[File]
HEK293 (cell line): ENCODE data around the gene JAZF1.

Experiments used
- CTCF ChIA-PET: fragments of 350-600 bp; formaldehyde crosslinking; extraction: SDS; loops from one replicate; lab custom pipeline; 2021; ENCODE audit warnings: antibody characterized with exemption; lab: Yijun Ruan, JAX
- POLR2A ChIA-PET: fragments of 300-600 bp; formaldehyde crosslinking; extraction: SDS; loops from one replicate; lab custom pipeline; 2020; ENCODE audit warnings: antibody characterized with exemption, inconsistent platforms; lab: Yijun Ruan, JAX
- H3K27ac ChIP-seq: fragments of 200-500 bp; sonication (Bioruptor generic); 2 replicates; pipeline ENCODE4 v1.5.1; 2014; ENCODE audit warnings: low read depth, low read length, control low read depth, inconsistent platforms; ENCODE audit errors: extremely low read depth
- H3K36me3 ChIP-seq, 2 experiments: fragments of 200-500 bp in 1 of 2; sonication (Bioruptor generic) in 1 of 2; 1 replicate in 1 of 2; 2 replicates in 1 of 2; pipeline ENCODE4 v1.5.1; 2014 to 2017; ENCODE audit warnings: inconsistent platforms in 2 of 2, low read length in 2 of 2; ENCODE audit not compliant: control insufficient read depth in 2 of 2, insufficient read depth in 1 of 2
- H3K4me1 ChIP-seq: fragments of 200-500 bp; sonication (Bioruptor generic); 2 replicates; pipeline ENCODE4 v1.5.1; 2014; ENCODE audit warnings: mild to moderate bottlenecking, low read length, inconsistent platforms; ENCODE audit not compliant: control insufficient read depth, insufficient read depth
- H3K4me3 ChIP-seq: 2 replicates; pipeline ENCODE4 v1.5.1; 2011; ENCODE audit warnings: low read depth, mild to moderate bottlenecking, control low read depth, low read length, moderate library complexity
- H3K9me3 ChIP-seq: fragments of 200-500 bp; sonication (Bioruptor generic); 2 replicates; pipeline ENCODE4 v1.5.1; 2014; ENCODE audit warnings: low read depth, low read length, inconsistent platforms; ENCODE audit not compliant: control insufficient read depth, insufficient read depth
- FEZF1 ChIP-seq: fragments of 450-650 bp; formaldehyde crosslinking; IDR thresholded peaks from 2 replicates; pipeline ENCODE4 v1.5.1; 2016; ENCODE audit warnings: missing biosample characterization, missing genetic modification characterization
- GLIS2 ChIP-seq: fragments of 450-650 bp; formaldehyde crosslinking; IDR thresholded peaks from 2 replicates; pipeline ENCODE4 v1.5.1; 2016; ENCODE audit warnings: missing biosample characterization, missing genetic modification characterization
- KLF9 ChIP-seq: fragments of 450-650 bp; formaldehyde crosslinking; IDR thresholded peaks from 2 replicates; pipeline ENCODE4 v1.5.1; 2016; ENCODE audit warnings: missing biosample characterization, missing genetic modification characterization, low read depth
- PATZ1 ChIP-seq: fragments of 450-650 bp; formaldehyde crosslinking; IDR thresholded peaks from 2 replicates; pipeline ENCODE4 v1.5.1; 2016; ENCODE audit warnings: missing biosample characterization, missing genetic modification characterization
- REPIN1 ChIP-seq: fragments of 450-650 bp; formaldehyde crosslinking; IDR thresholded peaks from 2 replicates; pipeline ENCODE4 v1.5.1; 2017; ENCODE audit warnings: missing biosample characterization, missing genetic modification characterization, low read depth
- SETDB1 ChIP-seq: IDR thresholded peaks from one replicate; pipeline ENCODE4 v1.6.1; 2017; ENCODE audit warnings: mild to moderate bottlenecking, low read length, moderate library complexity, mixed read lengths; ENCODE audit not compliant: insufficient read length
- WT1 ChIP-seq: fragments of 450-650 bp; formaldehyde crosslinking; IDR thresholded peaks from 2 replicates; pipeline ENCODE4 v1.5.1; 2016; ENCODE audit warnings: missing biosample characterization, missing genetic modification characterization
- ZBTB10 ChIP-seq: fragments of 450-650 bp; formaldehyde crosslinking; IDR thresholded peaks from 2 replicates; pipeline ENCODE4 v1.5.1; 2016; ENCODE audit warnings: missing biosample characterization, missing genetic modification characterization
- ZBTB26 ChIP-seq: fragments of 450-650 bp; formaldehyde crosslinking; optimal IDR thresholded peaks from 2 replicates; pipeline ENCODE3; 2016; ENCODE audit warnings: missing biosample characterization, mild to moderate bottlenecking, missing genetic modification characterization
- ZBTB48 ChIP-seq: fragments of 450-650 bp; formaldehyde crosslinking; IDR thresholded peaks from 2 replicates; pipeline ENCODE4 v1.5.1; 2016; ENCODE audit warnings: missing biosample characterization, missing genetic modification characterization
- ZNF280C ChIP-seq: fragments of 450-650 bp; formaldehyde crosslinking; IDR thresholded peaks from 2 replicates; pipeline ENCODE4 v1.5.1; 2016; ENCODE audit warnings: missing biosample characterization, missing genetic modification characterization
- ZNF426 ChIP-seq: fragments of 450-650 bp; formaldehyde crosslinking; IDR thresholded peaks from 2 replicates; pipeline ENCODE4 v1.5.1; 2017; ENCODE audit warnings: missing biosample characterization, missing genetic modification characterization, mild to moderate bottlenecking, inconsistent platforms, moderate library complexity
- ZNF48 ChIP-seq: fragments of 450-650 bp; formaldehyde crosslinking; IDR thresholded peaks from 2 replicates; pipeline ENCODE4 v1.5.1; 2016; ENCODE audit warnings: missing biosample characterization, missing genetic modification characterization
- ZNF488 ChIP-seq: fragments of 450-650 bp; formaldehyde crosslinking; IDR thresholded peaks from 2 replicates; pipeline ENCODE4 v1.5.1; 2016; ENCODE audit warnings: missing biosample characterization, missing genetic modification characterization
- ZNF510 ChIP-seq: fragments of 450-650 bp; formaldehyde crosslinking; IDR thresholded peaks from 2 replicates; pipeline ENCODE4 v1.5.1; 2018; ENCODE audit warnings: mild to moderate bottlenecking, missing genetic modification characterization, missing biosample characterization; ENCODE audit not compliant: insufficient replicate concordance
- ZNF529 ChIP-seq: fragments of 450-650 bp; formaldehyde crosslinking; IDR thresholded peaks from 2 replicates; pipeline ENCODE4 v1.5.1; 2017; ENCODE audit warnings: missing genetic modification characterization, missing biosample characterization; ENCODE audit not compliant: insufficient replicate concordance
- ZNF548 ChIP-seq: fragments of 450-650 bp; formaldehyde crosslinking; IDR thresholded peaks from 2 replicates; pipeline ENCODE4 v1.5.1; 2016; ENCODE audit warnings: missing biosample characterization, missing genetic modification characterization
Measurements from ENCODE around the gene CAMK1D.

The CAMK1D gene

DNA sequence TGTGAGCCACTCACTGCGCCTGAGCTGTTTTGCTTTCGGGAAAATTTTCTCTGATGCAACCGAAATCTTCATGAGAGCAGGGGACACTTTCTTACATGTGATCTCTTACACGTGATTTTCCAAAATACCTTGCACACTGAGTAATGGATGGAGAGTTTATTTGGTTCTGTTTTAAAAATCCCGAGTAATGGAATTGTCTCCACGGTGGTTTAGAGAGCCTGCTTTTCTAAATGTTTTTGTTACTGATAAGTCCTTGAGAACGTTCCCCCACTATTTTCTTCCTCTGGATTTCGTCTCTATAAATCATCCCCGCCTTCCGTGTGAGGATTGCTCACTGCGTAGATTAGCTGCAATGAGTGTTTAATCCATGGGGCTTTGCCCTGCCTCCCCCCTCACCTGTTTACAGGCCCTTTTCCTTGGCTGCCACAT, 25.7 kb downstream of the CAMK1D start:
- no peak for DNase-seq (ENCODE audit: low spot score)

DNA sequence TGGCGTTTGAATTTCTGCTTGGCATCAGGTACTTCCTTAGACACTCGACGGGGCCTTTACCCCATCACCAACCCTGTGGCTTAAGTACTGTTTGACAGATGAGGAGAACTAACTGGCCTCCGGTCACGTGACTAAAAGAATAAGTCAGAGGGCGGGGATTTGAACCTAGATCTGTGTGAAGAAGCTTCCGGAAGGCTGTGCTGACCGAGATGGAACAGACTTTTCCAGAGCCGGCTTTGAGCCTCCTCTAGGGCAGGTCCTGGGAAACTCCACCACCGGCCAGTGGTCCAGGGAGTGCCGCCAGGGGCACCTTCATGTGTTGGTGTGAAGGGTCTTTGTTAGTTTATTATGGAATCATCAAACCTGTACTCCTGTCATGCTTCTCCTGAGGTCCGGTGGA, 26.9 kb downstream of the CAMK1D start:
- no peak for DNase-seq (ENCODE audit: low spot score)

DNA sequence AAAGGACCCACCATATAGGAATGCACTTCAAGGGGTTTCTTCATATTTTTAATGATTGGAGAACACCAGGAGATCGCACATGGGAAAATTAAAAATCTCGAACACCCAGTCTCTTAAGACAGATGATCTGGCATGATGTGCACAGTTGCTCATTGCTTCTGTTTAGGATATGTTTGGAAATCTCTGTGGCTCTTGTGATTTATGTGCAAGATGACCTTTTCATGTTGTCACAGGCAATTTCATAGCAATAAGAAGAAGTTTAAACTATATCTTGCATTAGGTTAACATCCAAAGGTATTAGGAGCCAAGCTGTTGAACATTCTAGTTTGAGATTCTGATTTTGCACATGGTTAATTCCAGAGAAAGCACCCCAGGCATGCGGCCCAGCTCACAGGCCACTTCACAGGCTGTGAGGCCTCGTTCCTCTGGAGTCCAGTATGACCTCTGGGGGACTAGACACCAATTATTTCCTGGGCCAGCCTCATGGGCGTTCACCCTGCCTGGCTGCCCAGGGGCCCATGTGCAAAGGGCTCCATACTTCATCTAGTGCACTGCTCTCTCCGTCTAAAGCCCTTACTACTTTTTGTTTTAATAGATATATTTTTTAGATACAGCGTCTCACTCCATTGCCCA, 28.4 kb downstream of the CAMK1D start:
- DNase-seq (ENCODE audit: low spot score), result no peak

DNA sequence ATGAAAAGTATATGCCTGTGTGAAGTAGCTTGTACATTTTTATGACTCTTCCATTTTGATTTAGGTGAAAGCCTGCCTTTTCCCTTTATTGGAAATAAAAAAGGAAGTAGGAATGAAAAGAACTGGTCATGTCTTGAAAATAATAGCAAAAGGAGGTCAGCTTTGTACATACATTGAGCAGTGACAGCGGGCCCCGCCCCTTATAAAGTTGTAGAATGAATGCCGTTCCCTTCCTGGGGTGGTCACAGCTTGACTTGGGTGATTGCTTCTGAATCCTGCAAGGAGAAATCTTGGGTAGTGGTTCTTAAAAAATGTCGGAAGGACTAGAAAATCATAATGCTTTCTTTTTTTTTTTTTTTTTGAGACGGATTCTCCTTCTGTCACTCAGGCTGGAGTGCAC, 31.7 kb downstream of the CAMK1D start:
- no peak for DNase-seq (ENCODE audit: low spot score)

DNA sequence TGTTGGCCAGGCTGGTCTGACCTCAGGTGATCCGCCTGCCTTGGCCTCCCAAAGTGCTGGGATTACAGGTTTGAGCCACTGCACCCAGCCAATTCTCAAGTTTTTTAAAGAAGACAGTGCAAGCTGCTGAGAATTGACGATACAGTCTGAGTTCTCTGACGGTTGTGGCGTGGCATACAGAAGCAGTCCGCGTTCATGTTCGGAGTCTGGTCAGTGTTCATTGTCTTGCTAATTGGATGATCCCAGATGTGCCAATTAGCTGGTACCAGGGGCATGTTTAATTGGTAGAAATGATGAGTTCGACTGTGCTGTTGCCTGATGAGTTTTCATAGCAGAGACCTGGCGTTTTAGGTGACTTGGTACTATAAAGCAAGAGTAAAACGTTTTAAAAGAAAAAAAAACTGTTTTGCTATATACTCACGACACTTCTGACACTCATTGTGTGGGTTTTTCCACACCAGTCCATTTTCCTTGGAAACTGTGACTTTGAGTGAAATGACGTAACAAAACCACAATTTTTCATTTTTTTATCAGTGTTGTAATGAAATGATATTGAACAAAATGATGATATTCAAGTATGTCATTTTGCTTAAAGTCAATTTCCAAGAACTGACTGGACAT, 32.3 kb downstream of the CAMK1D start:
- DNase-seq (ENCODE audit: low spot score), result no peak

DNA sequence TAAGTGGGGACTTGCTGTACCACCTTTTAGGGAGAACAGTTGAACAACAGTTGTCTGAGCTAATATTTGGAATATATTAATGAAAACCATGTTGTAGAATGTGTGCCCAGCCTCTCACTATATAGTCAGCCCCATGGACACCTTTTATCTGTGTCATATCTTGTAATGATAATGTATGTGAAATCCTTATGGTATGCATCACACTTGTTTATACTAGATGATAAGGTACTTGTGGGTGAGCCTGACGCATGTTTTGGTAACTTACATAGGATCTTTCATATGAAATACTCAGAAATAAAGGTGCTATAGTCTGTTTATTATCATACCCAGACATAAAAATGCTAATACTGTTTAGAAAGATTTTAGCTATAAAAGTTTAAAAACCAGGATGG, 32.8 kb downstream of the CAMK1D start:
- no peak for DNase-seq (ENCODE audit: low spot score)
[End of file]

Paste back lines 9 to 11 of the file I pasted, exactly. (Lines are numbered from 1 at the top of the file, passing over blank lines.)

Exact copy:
- H3K9me3 ChIP-seq: fragments of 200-500 bp; sonication (Bioruptor generic); 2 replicates; pipeline ENCODE4 v1.5.1; 2014; ENCODE audit warnings: low read depth, low read length, inconsistent platforms; ENCODE audit not compliant: control insufficient read depth, insufficient read depth
- FEZF1 ChIP-seq: fragments of 450-650 bp; formaldehyde crosslinking; IDR thresholded peaks from 2 replicates; pipeline ENCODE4 v1.5.1; 2016; ENCODE audit warnings: missing biosample characterization, missing genetic modification characterization
- GLIS2 ChIP-seq: fragments of 450-650 bp; formaldehyde crosslinking; IDR thresholded peaks from 2 replicates; pipeline ENCODE4 v1.5.1; 2016; ENCODE audit warnings: missing biosample characterization, missing genetic modification characterization